Julian C.G.,Altitude Co | Subudhi A.W.,Altitude Co | Subudhi A.W.,University of Colorado at Colorado Springs | Wilson M.J.,Altitude Co | And 3 more authors.
Journal of Applied Physiology | Year: 2011

The pathophysiology of acute mountain sickness (AMS) is unknown. One hypothesis is that hypoxia induces biochemical changes that disrupt the blood-brain barrier (BBB) and, subsequently, lead to the development of cerebral edema and the defining symptoms of AMS. This study explores the relationship between AMS and biomarkers thought to protect against or contribute to BBB disruption. Twenty healthy volunteers participated in a series of hypobaric hypoxia trials distinguished by pretreatment with placebo, acetazolamide (250 mg), or dexamethasone (4 mg), administered using a randomized, doubleblind, placebo-controlled, crossover design. Each trial included peripheral blood sampling and AMS assessment before (-15 and 0 h) and during (0.5, 4, and 9 h) a 10-h hypoxic exposure (barometric pressure = 425 mmHg). Anti-inflammatory and/or anti-permeability [interleukin (IL)-1 receptor agonist (IL-1RA), heat shock protein (HSP)-70, and adrenomedullin], proinflammatory (IL-6, IL-8, IL-2, IL-1β, and substance P), angiogenic, or chemotactic biomarkers (macrophage inflammatory protein-1β, VEGF, TNF-α, monocyte chemotactic protein-1, and matrix metalloproteinase-9) were assessed. AMS-resistant subjects had higher IL-1RA (4 and 9 h and overall), HSP-70 (0 h and overall), and adrenomedullin (overall) compared with AMS-susceptible subjects. Acetazolamide raised IL-1RA and HSP-70 compared with placebo in AMS-susceptible subjects. Dexamethasone also increased HSP-70 and adrenomedullin in AMSsusceptible subjects. Macrophage inflammatory protein-1β was higher in AMS-susceptible than AMS-resistant subjects after 4 h of hypoxia; dexamethasone minimized this difference. Other biomarkers were unrelated to AMS. Resistance to AMS was accompanied by a marked anti-inflammatory and/or anti-permeability response that may have prevented downstream pathophysiological events leading to AMS. Conversely, AMS susceptibility does not appear to be related to an exaggerated inflammatory response. Copyright © 2011 the American Physiological Society.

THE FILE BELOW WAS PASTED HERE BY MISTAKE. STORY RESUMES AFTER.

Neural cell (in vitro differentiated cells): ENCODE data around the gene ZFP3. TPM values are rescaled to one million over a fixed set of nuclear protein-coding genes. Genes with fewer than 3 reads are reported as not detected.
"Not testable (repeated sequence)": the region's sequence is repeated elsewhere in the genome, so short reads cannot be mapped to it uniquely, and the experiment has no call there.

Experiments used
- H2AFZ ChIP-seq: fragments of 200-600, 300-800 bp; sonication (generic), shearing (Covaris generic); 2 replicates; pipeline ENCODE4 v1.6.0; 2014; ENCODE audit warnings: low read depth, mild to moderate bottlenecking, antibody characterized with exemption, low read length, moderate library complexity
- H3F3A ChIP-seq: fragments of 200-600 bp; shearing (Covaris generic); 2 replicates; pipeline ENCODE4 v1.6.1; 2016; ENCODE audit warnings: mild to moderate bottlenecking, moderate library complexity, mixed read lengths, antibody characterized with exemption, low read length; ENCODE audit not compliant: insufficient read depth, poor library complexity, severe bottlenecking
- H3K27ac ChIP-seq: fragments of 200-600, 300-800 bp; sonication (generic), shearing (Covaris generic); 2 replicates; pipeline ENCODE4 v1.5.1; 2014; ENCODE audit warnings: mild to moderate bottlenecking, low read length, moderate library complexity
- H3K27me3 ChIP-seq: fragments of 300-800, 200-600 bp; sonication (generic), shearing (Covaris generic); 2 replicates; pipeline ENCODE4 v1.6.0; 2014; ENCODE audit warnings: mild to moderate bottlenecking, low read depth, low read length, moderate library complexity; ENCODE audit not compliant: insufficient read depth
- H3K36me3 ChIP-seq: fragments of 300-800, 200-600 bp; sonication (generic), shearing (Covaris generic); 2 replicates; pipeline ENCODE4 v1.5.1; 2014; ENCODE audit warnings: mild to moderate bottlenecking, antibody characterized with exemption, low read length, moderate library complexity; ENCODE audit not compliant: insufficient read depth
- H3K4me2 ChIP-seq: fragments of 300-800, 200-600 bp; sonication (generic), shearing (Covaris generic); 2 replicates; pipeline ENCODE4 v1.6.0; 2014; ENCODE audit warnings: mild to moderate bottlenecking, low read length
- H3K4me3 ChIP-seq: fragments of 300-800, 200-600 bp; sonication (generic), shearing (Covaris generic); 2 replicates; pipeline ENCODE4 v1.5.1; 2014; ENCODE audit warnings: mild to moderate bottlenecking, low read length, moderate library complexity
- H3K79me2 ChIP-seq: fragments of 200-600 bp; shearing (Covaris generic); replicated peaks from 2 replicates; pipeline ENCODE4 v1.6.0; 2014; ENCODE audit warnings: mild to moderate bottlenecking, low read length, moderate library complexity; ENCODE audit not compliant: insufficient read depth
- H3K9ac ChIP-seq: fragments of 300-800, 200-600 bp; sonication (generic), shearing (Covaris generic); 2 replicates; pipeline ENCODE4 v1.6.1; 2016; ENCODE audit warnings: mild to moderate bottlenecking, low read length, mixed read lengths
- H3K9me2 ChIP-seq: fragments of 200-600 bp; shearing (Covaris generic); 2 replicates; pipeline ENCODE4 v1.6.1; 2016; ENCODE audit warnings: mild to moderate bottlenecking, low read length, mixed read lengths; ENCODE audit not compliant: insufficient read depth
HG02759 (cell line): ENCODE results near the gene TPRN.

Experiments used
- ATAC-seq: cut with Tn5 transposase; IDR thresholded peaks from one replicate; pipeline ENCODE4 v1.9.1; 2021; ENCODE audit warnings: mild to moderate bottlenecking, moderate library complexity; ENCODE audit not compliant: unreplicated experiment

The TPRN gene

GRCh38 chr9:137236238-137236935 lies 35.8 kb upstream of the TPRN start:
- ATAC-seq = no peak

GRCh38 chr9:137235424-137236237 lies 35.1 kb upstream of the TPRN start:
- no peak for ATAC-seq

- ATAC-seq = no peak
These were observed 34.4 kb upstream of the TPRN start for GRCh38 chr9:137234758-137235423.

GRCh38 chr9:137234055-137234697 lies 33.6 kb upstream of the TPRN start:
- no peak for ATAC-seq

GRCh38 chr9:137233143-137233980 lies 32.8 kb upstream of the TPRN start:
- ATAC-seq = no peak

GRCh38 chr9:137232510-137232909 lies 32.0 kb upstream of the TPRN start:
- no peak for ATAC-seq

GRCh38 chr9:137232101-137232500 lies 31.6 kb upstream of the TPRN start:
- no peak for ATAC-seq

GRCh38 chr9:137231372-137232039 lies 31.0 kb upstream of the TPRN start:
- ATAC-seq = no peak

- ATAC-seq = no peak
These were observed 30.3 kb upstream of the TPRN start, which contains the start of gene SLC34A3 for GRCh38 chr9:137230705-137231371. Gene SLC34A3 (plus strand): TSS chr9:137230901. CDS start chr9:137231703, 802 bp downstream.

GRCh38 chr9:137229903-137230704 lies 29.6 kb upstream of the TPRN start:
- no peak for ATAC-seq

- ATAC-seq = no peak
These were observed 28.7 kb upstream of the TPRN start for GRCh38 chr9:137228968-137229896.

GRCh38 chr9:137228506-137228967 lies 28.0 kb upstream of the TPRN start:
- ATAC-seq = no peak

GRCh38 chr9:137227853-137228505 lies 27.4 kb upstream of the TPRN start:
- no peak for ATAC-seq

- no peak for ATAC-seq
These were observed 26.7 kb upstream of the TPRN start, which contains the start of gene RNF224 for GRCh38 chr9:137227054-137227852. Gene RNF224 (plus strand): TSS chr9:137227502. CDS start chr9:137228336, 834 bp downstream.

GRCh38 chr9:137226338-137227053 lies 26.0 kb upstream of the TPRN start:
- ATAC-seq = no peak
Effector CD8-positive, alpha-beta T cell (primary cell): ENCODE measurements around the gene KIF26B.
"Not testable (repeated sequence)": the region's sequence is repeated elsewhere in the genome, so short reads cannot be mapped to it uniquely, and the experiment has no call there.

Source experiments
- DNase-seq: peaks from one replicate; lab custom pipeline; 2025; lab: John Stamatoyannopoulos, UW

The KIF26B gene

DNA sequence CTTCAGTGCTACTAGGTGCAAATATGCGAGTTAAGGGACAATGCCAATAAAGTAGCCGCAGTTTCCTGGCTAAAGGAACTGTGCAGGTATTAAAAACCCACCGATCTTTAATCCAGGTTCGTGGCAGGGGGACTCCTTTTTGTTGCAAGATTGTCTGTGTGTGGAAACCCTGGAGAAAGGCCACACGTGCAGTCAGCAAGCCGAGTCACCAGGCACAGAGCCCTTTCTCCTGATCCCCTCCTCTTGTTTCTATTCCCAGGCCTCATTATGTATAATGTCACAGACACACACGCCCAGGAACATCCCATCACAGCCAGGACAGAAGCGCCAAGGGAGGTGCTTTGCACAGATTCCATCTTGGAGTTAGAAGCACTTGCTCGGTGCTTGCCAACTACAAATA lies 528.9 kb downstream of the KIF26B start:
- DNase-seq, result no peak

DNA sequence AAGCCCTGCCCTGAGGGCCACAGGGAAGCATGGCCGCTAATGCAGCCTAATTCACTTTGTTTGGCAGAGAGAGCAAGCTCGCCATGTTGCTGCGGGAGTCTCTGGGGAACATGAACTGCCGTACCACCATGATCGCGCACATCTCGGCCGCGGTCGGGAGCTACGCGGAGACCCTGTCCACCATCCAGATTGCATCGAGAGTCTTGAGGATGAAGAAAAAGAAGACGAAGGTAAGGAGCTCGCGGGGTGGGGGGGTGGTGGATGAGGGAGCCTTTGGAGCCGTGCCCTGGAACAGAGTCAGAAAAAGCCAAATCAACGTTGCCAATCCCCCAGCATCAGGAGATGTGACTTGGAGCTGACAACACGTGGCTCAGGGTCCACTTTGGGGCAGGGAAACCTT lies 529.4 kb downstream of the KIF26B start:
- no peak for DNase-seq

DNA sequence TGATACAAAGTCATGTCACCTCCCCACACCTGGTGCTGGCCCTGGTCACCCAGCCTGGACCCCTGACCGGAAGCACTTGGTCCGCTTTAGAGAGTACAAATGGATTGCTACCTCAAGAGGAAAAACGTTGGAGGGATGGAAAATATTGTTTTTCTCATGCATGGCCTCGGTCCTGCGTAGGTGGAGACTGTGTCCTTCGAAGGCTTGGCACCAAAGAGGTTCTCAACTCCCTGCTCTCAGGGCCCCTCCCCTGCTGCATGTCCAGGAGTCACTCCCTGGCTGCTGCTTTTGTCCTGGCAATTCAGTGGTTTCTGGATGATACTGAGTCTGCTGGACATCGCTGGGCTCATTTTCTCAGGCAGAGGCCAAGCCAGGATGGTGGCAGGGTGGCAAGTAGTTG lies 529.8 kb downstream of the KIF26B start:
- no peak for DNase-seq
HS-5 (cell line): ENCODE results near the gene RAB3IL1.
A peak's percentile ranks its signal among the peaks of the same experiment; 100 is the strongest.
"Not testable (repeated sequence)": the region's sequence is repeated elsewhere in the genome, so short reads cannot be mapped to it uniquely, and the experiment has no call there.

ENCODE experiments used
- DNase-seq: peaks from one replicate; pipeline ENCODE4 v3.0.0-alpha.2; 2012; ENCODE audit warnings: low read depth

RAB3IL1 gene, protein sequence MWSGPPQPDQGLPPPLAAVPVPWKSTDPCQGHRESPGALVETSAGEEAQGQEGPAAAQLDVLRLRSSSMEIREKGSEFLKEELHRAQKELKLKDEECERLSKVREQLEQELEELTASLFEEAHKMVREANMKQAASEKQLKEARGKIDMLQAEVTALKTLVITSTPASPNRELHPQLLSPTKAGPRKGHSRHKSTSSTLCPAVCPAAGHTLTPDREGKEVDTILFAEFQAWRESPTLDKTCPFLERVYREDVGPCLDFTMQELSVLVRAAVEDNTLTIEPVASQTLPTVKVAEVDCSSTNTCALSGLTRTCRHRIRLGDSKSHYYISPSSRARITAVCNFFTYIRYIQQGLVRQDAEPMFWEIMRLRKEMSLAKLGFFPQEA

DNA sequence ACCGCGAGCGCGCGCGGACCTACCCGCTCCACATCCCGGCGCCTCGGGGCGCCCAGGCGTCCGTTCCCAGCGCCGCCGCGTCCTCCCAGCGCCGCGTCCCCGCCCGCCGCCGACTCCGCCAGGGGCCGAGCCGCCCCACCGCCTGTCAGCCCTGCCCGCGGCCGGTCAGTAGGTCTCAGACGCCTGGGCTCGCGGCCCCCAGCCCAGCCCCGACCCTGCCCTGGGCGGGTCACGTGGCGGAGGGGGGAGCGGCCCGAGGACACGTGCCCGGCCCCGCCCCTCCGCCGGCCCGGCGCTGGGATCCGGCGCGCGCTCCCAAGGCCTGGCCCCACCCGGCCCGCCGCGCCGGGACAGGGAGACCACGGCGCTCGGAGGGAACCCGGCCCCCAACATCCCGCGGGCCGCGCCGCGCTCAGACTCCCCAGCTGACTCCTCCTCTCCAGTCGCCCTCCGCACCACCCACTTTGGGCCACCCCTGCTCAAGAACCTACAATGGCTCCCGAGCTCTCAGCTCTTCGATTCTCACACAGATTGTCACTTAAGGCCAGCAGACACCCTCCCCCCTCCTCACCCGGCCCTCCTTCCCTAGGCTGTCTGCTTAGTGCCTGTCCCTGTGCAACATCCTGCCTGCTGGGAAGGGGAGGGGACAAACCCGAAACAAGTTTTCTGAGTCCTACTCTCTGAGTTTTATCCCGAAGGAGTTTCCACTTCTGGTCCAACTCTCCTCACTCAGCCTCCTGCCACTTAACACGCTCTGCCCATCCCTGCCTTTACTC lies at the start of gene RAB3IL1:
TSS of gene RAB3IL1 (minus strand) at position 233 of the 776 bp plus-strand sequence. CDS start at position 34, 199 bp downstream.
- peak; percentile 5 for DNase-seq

Patent
Altitude Co | Date: 2015-05-15

A system and method for wirelessly monitoring and recognizing people and things is disclosed. An entity monitoring and recognition (EMAR) unit at a site detects the presence of the entity, and in response the unit recognizes the entity and triggers an action, wherein the detection and recognition comprises the EMAR unit wirelessly communicating with a device associated with the entity without any action on the part of the entity. A site is a physical location, including a budding. The system also stores detection and recognition events and associates them with the entity, the time of the detection and recognition, and a touchpoint within the site at which the detection and recognition occurred.


Olin J.T.,Altitude Co | Olin J.T.,Aurora University | Dimmen A.C.,Altitude Co | Subudhi A.W.,Altitude Co | And 2 more authors.
Respiratory Physiology and Neurobiology | Year: 2011

During exercise, as end-tidal carbon dioxide (PETCO2) drops after the respiratory compensation point (RCP), so does cerebral blood flow velocity (CBFv) and cerebral oxygenation. This low-flow, low-oxygenation state may limit work capacity. We hypothesized that by preventing the fall in PETCO2 at peak work capacity (Wmax) with a newly designed high-flow, low-resistance rebreathing circuit, we would improve CBFv, cerebral oxygenation, and Wmax. Ten cyclists performed two incremental exercise tests, one as control and one with PETCO2 constant (clamped) after the RCP. We analyzed , middle cerebral artery CBFv, cerebral oxygenation, and cardiopulmonary measures. At Wmax, when we clamped PETCO2 (39.7±5.2mmHg vs. 29.6±4.7mmHg, P<0.001), CBFv increased (92.6±15.9cm/s vs. 73.6±12.5cm/s, P<0.001). However, cerebral oxygenation was unchanged (ΔTSI -21.3±13.1% vs. -24.3±8.1%, P=0.33), and Wmax decreased (380.9±20.4W vs. 405.7±26.8W, P<0.001). At Wmax, clamping PETCO2 increases CBFv, but this does not appear to improve Wmax. © 2010 Elsevier B.V.